Tuesday morning, I took the shuttle from my hotel to the airport to await the arrival of the flight from Tokyo so I could meet George Abe, a manager of Infonet, a commercial, global IP network. The driver asked us for our airlines.
“United, Domestic,” one person shouted.
“United, International,” chimed in a second.
A couple in the back looked at each other in bewilderment. The lady elbowed her husband.
“Uh, United, Hawaii” he said.
I met George in an airport lounge. Incredibly energetic after a 15-hour flight, he bounced in, whipped out his view graphs, and started to tell me all about Infonet.
Infonet was originally started as a time-sharing company owned by Computer Sciences Corporation (CSC), offering application programs on a series of Univac 1180s running their own proprietary operating system. To access the mainframes, by 1971 the company had started offering an X.25-like packet service in competition with companies like Tymnet.
In the mid-1980s, George Abe worked as a member of a 3-man team to upgrade this proprietary network to X.25. Then, CSC decided packet networks were not their cup of tea and decided to divest. Infonet managers were able to convince a large number of PTTs around the world that they needed a way to compete against global giants like IBM and AT&T. The sales pitch worked and Infonet became 100 percent owned by telephone companies, with major shares held by MCI, the German Deutsche Bundespost, and the French Transpac, with smaller stakes help by eight other PTTs.
By the late 1980s, the network had grown and was based on multiplexors located in 34 key locations. Attached to these core nodes were X.25 switches, PBXs, and other interface devices, all connected together by international circuits.
In 1990, Abe spent a week in Finland with Juha Heinänen, and the network soon added Cisco routers along with the X.25 switches, allowing Infonet to provide IP service. Like the Finnish PTT service, the IP service was a way of connecting corporate networks together.
The first question from MIS managers when George described the service invariably was “Are you connected to the Internet?”
At first, George would hem and haw, sheepishly admitting that they weren’t connected with the rest of the world.
“Good!” was the usual reply. Large corporate MIS staffs were scared stiff of the security implications of the Internet, imagining hordes of hackers breaking into their systems.
Increasingly, though, users were beginning to demand some form of interconnection, at least mail connectivity if nothing else. Infonet was using PSI as a service provider, although I noticed that George Abe had only an MCI Mail address.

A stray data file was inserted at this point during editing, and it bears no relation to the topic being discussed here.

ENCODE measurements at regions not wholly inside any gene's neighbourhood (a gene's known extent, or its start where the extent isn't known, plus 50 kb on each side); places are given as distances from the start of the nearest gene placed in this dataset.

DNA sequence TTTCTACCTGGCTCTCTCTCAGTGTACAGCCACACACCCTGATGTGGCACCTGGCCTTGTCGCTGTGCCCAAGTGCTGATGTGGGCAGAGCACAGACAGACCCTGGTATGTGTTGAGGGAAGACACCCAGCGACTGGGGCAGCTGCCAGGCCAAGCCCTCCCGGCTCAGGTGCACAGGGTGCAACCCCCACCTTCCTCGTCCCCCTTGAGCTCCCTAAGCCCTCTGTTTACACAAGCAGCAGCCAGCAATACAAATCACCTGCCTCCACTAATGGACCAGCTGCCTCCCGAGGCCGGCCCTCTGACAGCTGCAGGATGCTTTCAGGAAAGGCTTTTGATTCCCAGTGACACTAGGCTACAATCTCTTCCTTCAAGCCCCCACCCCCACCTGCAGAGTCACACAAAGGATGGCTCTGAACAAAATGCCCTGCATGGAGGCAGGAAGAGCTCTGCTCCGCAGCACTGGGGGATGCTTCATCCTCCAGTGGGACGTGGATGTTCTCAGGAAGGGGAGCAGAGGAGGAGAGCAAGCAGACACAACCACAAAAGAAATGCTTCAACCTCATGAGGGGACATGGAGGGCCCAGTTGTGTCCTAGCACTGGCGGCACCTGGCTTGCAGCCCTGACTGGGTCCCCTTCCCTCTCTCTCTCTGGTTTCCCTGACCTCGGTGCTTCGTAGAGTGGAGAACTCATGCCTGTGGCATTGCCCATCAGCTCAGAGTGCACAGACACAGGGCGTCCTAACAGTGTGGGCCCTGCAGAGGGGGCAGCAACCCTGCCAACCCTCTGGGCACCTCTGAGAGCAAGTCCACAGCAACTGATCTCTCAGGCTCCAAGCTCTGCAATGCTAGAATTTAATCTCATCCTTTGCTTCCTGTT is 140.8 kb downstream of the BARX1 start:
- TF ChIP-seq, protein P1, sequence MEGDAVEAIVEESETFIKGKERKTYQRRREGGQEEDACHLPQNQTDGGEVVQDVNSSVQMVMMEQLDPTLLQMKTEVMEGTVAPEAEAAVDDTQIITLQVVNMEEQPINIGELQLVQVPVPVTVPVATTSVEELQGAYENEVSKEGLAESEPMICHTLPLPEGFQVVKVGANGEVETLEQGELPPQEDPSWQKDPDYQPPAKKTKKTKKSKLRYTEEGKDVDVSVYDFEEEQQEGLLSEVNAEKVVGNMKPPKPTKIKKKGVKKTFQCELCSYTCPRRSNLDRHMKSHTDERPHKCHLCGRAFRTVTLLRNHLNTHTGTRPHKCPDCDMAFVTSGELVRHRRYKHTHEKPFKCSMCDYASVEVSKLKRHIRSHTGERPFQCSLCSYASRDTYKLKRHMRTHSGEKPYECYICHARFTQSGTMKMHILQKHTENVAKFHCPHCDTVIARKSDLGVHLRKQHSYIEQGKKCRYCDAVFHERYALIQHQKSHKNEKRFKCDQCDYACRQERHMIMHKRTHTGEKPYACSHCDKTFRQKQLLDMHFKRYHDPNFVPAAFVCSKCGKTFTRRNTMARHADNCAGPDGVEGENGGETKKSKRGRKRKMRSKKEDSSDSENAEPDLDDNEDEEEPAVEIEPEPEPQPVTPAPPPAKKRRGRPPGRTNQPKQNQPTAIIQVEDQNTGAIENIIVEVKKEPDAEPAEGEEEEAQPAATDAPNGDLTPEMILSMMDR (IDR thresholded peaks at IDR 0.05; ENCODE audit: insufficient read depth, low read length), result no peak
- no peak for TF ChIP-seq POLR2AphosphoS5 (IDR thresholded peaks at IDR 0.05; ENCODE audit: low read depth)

The solution to access to the broader Internet was similar to the one I saw in Finland. Inside of Infonet, a router at the border of the PSI domain has access control lists. If a customer of Infonet pays a fee, traffic for that particular Internet address can make it through the router. Otherwise, even though there is data link level connectivity with PSI, the router acts as a firewall, keeping out IP level traffic for those who don’t want it.
What was interesting about Infonet was not the few hundred customers it had signed up by the end of 1991, but the corporate backers. In addition to its shareholder PTTs, Infonet had enlisted most of the other monopoly carriers around the world as sales affiliates. In many countries, therefore, a company that wanted international IP service would have to deal with Infonet.
I wasn’t quite sure what to make of this company, but made a mental note that it was certainly worth watching. I left George Abe to run a crucial errand down at Interop.
Ole Jacobsen, publisher of ConneXions, had asked me to help settle an Acronym Dispute (AD). Barry Leiner, a former DARPA program manager, had submitted an article which discussed, in part, the International Standards Organization. Ole, with his eagle eye, had tried to explain that ISO really stood for the International Organization for Standardization, but Leiner insisted that a dyslexic acronym could not possibly be correct.
I brought Ole the cover sheet from an ISO standard, a worthless piece of paper that cost me U.S. $10. Sure enough, the International Organization for Standardization had its name proudly embossed on the front. Using the document to silence Barry Leiner was perhaps the first time this particular standard had found a useful application.